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Austen to Zafón

Reading widely since 1972.

Currently reading

A London Family, 1870-1900: A Trilogy
Molly Hughes
The Cellist of Sarajevo
Steven Galloway
Lives of a Cell: Notes of a Biology Watcher
Lewis Thomas
All the Names
José Saramago, Margaret Jull Costa
A History of the World in 100 Objects
Neil MacGregor
Down the Garden Path
Beverley Nichols
Virtue Betray'd, Or, Anna Bullen
John Banks
Year of Wonders
Geraldine Brooks
Swallows and Amazons
Arthur Ransome
Illusion in java
Gene Fowler
Something Permanent - Cynthia Rylant, Walker Evans I loved this book. Long before I had my son, I found this book in the poetry section of a very good children's book store. I'd always found Walker Evans's Depression-era photos haunting and I felt the poems made the photos even more personal. It reminded me in a way of Chris Van Allsburg's book "The Mysteries of Harris Burdick," in which a series of black-and-white drawings each has a single caption to use as a launchpad to write your own stories. Except here, a poet has written poems that tell the stories. I didn't know who Cynthia Rylant was at the time and I've only just made the connection that this is the same person who writes the books my son loves so well, such as the Poppleton series, Gooseberry Park, and the Mr. Putter and Tabby books. She's a remarkably versatile writer. These poems aren't really for kids. Maybe teenagers. Some deal with complex issues, such as the death of children, making love, poverty. Here is an example on a picture of a grave mound that has a saucer on top and a simple board for a headstone:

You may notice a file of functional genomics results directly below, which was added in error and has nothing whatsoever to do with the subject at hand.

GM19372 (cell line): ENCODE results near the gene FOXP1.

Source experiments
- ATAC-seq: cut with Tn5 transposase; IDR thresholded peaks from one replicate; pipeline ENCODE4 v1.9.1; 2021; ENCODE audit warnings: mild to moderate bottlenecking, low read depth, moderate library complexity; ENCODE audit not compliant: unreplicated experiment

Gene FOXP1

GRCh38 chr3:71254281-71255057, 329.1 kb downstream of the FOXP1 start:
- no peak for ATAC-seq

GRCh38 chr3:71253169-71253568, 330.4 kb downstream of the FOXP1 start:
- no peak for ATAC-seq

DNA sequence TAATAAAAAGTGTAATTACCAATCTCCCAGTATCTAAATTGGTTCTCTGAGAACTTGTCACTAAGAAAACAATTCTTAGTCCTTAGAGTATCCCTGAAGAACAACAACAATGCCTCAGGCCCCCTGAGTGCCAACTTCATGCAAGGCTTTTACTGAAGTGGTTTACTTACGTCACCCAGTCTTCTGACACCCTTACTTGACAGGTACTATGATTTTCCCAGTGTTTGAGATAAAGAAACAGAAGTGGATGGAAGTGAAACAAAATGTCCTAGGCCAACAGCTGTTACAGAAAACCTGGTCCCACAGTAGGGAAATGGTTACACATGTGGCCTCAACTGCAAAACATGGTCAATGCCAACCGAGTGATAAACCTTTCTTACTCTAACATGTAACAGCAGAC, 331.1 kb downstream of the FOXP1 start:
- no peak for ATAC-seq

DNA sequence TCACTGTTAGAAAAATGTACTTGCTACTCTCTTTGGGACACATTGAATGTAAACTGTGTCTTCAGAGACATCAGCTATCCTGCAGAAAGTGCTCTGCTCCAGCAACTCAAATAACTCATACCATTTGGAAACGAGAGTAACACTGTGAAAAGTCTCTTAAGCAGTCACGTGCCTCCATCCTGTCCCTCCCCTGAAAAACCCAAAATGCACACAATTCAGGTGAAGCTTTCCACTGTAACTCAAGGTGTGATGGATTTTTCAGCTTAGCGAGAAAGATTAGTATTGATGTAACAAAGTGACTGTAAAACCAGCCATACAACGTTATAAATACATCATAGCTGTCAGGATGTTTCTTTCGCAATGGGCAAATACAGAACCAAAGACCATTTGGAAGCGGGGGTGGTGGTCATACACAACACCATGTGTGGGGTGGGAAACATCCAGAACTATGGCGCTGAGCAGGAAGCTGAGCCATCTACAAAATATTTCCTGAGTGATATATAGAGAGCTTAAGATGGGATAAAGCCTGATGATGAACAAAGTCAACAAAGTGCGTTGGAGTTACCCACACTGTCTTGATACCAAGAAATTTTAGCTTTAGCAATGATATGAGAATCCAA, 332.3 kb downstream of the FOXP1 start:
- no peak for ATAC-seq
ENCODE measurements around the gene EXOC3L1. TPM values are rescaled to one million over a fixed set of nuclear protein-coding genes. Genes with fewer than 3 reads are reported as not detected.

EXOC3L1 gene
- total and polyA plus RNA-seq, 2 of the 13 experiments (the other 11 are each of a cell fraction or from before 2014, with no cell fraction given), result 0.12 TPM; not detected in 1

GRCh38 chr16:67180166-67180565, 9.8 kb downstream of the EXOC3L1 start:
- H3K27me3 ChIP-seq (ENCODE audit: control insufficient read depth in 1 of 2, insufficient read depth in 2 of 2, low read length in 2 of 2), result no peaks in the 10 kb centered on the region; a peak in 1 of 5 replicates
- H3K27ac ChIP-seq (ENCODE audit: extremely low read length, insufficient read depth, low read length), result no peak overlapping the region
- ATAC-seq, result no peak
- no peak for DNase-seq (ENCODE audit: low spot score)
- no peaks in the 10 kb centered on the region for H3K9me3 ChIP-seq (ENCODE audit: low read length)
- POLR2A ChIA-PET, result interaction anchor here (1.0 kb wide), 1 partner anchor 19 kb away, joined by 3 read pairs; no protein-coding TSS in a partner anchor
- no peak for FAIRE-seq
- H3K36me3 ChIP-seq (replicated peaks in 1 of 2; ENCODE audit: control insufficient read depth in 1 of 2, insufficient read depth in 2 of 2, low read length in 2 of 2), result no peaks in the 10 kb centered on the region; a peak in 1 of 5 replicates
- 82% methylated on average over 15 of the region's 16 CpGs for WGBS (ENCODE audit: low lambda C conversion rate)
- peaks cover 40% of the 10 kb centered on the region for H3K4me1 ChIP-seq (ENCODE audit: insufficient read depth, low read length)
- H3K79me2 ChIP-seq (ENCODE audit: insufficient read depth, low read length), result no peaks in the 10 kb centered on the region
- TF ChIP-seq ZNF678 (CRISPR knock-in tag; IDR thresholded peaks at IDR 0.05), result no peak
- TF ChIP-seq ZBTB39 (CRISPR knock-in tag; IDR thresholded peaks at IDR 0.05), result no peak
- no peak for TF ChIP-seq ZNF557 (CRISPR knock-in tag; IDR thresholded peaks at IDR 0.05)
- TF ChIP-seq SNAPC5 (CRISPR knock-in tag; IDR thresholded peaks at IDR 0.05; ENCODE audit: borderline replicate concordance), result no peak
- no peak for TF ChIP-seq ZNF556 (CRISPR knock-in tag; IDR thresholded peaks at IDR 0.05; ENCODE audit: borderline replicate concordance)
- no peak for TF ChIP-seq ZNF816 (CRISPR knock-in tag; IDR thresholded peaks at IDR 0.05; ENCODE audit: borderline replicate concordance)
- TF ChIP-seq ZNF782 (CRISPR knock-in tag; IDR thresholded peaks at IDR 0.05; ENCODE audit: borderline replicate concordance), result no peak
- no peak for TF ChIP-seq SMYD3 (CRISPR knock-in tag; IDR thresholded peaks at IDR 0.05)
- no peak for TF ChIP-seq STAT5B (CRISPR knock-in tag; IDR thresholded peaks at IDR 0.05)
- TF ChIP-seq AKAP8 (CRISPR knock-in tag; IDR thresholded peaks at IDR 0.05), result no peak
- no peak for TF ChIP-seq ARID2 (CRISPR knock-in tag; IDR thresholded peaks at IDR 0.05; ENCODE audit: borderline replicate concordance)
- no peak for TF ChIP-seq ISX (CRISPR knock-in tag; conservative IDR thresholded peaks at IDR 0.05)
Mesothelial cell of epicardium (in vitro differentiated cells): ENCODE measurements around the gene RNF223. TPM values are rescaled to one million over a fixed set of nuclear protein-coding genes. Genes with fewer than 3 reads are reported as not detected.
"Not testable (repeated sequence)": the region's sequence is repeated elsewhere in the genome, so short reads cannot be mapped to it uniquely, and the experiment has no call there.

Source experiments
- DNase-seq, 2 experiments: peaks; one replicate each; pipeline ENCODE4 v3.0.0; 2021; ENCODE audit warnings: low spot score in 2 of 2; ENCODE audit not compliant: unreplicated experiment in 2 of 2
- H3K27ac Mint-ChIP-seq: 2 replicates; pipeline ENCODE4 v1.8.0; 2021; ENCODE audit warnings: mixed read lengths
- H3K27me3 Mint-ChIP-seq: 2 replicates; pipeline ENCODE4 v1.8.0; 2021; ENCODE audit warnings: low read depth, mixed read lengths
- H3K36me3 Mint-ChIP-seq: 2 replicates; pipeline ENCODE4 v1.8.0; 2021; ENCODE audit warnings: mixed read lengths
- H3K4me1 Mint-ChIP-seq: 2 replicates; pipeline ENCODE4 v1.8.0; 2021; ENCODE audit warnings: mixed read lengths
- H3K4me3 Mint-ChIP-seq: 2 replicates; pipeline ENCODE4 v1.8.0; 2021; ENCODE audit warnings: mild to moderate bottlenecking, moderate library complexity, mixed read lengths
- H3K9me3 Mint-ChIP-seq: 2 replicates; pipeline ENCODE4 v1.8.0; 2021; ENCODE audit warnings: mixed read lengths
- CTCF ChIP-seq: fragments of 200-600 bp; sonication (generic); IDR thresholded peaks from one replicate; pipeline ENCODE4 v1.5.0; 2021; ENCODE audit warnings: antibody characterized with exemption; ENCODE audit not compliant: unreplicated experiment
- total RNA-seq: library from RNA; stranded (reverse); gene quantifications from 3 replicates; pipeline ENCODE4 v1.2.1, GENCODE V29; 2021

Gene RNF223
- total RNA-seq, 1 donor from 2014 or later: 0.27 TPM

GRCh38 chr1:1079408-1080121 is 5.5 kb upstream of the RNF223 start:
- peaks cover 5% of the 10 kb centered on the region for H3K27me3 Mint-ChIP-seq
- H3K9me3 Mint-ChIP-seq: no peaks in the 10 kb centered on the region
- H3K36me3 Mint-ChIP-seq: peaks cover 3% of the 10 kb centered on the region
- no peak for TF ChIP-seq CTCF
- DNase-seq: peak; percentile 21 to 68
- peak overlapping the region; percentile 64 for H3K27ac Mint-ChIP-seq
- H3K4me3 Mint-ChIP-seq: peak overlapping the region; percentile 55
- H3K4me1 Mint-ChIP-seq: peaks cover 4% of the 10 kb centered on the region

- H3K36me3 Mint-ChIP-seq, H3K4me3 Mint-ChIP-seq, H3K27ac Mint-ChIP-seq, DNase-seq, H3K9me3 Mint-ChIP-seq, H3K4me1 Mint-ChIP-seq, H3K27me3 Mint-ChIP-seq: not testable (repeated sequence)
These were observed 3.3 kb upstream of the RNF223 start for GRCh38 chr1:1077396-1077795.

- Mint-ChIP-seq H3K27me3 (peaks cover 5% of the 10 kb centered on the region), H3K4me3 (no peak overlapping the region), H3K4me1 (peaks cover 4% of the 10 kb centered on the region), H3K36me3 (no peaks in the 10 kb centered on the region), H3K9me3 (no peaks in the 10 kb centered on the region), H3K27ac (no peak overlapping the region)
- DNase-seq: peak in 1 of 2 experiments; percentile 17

It was customary to decorate
a child's grave with something pretty
from the house
and a china plate
was as pretty as they had,
though it gave them
not one bit of solace,
and they worried late in the evening
some dog or somebody
had come along
and tipped it over,
making their boy's grave
look a foolish thing
and it wasn't.
It wasn't.

And here's another, for a photo of a rocker at the bottom of a staircase:


She wanted to be sure to hear the
other babies if they cried,
so she nursed them, one at a time,
at the bottom of the stairs
then carried them,
one at a time,
softly up,
their small